THE SECRET OF FRIDAY LUNCHES
Yesterday, I didn’t take my usual walk through the park. I walked to my bank instead. It took me through an area I seldom pass and I was surprised to discover the changes taking place. Several businesses, most of them restaurants, had sprung up and as I’m always looking for new places to take my mother for Friday lunches, I stopped at several to read the menus. It was 10:30 in the morning, so the restaurants were almost empty and the proprietors seemed eager to chat. Most of them told me business had been slow last year but was picking up. That was good news. I’m delighted to find these neighborhood eateries multiplying like mushrooms.
When I left the bank, I avoided the commercial area and walked along the neighborhood streets behind it. It was still mid morning on a workday so I had the pavement to myself. No cat appeared nor was any dog barking. It was a sleepy, foggy morning.
Half way home, a voice drifted toward me, a small voice… a child’s voice. I turned round thinking I was being addressed by some pre-schooler precocious enough to speak to a stranger. But despite the mist, I could see the street was empty. Continuing to walk, I craned my neck left to right as the intermittent voice grew louder. I saw no one.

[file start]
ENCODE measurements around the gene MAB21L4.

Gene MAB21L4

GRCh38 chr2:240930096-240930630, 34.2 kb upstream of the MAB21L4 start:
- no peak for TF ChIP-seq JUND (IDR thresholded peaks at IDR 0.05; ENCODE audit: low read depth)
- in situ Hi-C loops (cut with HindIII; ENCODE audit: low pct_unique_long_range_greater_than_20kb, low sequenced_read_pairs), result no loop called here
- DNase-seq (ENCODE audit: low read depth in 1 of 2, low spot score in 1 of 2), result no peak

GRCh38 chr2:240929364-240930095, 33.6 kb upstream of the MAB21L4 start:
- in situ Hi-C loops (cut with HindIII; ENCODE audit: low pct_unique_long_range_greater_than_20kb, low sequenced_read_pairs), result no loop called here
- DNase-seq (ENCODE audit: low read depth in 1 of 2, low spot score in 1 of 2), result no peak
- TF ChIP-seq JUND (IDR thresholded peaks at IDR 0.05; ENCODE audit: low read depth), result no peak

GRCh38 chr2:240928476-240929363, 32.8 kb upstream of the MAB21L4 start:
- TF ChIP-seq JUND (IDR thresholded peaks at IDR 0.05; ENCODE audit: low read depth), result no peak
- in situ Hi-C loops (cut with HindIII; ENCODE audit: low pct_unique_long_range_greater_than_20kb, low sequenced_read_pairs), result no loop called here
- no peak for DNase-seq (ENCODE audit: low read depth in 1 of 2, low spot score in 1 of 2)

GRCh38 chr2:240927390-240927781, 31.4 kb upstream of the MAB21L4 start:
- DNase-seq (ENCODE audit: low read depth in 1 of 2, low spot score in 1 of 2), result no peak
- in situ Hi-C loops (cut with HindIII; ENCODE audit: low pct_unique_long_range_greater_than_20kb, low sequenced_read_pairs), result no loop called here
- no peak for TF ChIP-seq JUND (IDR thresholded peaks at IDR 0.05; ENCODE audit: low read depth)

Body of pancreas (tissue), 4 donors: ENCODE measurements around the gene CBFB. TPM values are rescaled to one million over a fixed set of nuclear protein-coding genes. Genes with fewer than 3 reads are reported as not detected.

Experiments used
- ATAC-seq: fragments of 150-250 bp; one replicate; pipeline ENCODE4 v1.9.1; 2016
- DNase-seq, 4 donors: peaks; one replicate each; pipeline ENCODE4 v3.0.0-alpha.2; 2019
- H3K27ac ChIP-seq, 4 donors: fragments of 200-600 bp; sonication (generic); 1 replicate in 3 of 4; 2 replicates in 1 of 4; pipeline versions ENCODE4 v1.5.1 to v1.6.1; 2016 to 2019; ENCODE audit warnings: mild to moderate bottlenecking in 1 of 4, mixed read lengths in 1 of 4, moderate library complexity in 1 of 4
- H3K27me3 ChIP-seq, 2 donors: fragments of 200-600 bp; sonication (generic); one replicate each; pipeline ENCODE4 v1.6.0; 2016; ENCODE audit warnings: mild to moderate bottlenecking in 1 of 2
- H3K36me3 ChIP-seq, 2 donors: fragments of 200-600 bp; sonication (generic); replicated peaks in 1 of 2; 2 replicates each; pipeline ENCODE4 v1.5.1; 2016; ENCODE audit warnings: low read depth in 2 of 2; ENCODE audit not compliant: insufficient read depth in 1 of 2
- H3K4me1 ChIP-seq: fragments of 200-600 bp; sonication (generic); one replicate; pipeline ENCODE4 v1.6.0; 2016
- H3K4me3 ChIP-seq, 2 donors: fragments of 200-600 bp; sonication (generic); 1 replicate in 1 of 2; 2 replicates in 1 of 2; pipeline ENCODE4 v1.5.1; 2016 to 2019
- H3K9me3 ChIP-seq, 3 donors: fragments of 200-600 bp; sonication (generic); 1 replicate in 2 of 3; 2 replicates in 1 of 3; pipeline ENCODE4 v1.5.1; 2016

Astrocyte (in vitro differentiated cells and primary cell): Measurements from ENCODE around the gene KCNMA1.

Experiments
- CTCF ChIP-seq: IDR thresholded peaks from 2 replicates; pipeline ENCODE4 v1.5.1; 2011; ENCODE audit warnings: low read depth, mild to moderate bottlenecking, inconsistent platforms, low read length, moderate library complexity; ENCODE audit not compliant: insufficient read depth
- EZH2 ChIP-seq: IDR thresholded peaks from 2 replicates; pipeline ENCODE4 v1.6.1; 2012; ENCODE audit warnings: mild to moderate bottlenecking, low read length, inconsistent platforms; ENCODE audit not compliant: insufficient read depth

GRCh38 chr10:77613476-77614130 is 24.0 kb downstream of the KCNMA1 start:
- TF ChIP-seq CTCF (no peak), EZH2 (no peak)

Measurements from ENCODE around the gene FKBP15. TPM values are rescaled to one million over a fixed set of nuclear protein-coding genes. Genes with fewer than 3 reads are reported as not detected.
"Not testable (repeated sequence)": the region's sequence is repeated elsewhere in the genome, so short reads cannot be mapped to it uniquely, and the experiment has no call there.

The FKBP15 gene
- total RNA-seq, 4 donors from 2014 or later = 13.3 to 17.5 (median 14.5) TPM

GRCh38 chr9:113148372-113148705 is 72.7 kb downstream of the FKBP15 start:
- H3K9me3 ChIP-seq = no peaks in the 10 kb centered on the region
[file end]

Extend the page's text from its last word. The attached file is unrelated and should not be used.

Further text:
At the end of the short block I was preparing to cross the street, when the child’s voice rose again bright and clear but behind me. Turning round, I found I was standing before a two story white wooden house, architecture typical of the area. But on that porch on that morning, a mother sat with her three-year-old old daughter on her lap. They were sharing a picture book, and the little girl, her long brown hair flowing across her face, was describing what she saw. The woman who held her was a pretty but made beautiful by her smile of encouragement.
When I saw the pair, I wanted to shout “Bravo.” But of course, I would never intrude on such a lovely moment. To me, on that misty morning, they were a portrait as touching as any painted by Duccio or da Vinci of Madonna and Child. The image will stay with me a long time.
It occurred to me as I left them to their private moment, that as the child grew up and the mother grew old — perhaps too old to fend for herself — she would have a daughter who would love her and care for her and take her to lunch on Fridays.
(First published 2/2/11)